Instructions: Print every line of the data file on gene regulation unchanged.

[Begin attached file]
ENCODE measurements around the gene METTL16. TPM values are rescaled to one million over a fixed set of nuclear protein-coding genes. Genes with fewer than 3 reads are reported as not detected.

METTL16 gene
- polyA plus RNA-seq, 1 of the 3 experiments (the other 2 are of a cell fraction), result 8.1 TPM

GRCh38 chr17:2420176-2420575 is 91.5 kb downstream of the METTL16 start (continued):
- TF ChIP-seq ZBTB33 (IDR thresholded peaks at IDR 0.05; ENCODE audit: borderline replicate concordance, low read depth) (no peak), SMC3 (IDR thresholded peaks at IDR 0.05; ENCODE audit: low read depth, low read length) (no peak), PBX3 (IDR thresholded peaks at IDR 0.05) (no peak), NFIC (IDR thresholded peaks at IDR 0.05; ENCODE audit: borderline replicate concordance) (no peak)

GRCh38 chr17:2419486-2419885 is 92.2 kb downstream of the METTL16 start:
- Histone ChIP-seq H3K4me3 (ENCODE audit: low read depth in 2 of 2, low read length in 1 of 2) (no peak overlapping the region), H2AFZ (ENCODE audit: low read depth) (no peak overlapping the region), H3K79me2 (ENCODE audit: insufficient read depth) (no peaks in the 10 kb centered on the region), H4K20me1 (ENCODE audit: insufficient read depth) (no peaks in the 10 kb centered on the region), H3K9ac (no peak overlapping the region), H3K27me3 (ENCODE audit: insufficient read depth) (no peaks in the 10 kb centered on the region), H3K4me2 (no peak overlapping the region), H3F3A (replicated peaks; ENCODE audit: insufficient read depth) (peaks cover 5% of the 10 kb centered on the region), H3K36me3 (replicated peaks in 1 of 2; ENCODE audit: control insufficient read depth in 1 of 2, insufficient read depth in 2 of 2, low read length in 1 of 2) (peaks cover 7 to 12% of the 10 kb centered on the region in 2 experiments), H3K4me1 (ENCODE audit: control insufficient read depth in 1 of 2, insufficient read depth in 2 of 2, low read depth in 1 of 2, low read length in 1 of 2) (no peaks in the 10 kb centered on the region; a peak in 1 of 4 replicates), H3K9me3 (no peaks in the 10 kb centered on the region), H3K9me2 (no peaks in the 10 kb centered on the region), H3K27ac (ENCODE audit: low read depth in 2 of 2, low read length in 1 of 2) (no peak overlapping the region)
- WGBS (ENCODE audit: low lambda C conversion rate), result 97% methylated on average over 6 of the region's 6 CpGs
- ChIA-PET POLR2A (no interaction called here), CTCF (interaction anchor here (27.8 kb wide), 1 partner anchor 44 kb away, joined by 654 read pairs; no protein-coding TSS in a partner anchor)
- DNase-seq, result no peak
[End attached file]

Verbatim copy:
ENCODE measurements around the gene METTL16. TPM values are rescaled to one million over a fixed set of nuclear protein-coding genes. Genes with fewer than 3 reads are reported as not detected.

METTL16 gene
- polyA plus RNA-seq, 1 of the 3 experiments (the other 2 are of a cell fraction), result 8.1 TPM

GRCh38 chr17:2420176-2420575 is 91.5 kb downstream of the METTL16 start (continued):
- TF ChIP-seq ZBTB33 (IDR thresholded peaks at IDR 0.05; ENCODE audit: borderline replicate concordance, low read depth) (no peak), SMC3 (IDR thresholded peaks at IDR 0.05; ENCODE audit: low read depth, low read length) (no peak), PBX3 (IDR thresholded peaks at IDR 0.05) (no peak), NFIC (IDR thresholded peaks at IDR 0.05; ENCODE audit: borderline replicate concordance) (no peak)

GRCh38 chr17:2419486-2419885 is 92.2 kb downstream of the METTL16 start:
- Histone ChIP-seq H3K4me3 (ENCODE audit: low read depth in 2 of 2, low read length in 1 of 2) (no peak overlapping the region), H2AFZ (ENCODE audit: low read depth) (no peak overlapping the region), H3K79me2 (ENCODE audit: insufficient read depth) (no peaks in the 10 kb centered on the region), H4K20me1 (ENCODE audit: insufficient read depth) (no peaks in the 10 kb centered on the region), H3K9ac (no peak overlapping the region), H3K27me3 (ENCODE audit: insufficient read depth) (no peaks in the 10 kb centered on the region), H3K4me2 (no peak overlapping the region), H3F3A (replicated peaks; ENCODE audit: insufficient read depth) (peaks cover 5% of the 10 kb centered on the region), H3K36me3 (replicated peaks in 1 of 2; ENCODE audit: control insufficient read depth in 1 of 2, insufficient read depth in 2 of 2, low read length in 1 of 2) (peaks cover 7 to 12% of the 10 kb centered on the region in 2 experiments), H3K4me1 (ENCODE audit: control insufficient read depth in 1 of 2, insufficient read depth in 2 of 2, low read depth in 1 of 2, low read length in 1 of 2) (no peaks in the 10 kb centered on the region; a peak in 1 of 4 replicates), H3K9me3 (no peaks in the 10 kb centered on the region), H3K9me2 (no peaks in the 10 kb centered on the region), H3K27ac (ENCODE audit: low read depth in 2 of 2, low read length in 1 of 2) (no peak overlapping the region)
- WGBS (ENCODE audit: low lambda C conversion rate), result 97% methylated on average over 6 of the region's 6 CpGs
- ChIA-PET POLR2A (no interaction called here), CTCF (interaction anchor here (27.8 kb wide), 1 partner anchor 44 kb away, joined by 654 read pairs; no protein-coding TSS in a partner anchor)
- DNase-seq, result no peak